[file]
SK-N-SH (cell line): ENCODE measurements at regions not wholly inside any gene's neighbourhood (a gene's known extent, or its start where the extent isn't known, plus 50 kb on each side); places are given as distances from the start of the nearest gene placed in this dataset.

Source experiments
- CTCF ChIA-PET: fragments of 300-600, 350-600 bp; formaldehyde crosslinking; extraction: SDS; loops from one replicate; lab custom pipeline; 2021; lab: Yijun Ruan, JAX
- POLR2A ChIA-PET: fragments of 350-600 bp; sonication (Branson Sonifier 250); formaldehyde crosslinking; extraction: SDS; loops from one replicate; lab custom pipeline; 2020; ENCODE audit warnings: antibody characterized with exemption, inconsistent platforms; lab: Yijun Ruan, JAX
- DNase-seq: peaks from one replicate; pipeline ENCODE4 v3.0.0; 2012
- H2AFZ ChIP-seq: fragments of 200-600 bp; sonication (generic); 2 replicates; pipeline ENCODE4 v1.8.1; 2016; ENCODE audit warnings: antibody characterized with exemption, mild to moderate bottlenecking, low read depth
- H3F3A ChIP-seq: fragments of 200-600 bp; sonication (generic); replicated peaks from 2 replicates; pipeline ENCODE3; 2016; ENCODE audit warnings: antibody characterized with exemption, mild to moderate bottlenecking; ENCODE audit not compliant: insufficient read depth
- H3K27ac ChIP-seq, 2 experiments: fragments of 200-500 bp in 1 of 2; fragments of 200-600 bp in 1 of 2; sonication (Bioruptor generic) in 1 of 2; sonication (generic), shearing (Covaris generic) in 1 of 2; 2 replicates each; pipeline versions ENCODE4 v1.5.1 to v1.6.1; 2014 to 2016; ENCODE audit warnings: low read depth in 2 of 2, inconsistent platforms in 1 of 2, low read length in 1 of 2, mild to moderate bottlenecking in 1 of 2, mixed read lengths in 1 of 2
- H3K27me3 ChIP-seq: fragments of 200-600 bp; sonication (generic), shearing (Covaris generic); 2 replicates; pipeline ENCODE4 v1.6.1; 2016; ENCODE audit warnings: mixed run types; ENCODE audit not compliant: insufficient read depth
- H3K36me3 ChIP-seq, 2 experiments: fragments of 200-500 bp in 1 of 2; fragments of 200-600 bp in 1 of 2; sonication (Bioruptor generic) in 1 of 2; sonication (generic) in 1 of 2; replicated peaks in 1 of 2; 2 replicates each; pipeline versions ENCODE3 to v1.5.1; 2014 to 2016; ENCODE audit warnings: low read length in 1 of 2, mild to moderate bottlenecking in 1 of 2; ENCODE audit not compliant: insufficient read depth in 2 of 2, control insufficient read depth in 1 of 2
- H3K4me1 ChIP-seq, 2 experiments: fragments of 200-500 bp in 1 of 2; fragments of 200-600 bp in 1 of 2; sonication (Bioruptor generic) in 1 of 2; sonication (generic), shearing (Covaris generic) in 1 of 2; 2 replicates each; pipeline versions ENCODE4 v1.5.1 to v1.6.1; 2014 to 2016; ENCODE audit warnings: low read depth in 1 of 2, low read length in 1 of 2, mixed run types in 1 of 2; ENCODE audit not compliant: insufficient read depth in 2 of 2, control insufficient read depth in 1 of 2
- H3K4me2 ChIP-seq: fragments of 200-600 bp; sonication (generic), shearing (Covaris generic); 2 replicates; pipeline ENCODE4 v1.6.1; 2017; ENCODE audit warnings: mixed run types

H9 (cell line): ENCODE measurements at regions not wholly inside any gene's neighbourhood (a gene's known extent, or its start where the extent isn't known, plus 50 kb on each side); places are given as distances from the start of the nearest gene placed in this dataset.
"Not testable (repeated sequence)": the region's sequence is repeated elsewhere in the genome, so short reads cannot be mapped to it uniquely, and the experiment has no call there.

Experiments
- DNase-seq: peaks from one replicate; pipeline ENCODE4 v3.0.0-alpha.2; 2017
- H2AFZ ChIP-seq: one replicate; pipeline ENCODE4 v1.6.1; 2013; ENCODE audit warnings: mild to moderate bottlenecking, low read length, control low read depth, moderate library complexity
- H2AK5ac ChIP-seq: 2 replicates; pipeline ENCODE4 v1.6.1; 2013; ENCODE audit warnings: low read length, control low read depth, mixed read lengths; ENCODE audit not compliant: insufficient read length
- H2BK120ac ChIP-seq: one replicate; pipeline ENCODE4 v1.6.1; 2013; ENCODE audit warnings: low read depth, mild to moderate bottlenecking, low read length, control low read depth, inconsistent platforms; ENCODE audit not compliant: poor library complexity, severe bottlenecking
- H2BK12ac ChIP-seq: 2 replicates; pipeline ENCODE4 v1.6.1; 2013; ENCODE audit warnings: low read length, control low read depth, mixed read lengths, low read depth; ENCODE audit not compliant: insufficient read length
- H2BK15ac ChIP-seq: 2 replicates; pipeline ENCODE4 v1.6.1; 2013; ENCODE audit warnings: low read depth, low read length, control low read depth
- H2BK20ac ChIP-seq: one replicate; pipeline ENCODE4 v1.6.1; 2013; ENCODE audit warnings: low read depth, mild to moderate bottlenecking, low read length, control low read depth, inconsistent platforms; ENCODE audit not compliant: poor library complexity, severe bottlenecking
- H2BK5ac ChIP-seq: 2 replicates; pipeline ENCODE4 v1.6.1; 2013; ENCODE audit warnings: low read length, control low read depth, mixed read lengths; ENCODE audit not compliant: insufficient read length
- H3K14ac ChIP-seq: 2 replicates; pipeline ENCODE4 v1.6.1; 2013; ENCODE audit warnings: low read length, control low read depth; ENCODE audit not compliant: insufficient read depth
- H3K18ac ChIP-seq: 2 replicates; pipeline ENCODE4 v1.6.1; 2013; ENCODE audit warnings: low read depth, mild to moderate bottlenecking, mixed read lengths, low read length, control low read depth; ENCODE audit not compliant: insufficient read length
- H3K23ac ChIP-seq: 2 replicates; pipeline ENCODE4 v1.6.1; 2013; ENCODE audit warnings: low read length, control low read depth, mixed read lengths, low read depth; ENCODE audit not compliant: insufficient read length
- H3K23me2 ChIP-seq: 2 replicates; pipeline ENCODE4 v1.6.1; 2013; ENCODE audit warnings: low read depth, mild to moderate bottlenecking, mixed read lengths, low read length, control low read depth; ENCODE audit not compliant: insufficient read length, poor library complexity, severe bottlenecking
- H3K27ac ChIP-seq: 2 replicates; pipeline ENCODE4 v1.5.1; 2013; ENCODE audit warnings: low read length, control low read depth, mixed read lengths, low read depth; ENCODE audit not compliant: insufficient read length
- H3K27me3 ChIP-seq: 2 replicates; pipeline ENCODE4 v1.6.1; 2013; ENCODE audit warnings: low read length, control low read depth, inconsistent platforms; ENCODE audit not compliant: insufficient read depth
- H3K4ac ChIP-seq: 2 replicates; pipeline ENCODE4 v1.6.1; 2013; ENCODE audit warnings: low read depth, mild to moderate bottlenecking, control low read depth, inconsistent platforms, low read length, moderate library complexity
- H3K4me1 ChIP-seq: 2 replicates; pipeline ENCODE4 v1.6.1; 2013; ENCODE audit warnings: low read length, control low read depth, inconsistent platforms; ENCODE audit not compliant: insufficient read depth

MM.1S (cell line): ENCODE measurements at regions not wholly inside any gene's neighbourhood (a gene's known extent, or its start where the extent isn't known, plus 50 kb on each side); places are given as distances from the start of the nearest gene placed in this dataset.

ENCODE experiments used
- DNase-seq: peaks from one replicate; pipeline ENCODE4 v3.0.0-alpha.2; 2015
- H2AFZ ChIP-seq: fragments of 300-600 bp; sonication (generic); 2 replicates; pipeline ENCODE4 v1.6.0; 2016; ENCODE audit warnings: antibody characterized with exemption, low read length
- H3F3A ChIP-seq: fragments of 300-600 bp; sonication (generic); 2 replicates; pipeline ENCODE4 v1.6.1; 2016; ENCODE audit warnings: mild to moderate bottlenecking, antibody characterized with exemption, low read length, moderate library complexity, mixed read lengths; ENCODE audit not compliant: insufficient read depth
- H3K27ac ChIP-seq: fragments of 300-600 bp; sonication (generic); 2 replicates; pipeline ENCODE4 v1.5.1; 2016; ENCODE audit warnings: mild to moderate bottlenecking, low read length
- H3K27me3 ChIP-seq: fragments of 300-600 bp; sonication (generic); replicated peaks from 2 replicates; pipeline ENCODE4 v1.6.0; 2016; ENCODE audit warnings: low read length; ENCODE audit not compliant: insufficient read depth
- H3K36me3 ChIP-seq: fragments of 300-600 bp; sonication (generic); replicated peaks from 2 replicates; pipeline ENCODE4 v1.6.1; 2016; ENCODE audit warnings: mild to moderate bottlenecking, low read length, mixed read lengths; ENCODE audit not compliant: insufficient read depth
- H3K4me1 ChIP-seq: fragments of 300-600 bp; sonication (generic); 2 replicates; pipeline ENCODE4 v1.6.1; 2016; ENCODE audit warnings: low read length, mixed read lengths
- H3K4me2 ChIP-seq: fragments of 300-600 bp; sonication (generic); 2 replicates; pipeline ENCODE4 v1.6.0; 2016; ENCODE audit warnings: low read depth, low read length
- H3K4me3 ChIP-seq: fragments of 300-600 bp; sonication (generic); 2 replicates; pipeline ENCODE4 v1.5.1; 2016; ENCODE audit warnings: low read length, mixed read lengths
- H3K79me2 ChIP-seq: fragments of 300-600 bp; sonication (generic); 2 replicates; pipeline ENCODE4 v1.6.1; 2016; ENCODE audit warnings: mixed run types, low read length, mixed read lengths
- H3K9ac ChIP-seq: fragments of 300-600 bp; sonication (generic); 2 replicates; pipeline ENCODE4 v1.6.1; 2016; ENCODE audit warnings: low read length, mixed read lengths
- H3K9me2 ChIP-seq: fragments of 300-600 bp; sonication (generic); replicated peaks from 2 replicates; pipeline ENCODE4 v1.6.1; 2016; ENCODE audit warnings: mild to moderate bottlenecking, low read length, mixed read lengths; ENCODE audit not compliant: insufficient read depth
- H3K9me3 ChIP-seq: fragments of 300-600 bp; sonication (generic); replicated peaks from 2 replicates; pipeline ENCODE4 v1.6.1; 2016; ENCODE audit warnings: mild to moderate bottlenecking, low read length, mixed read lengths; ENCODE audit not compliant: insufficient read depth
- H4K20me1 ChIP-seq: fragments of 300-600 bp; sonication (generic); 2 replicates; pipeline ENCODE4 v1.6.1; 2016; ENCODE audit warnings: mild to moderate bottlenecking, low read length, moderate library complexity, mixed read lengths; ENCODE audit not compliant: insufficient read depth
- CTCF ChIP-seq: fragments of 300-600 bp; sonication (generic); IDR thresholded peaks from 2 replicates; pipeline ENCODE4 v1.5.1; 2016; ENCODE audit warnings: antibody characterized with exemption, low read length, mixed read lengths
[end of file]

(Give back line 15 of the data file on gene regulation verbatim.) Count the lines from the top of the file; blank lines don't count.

Experiments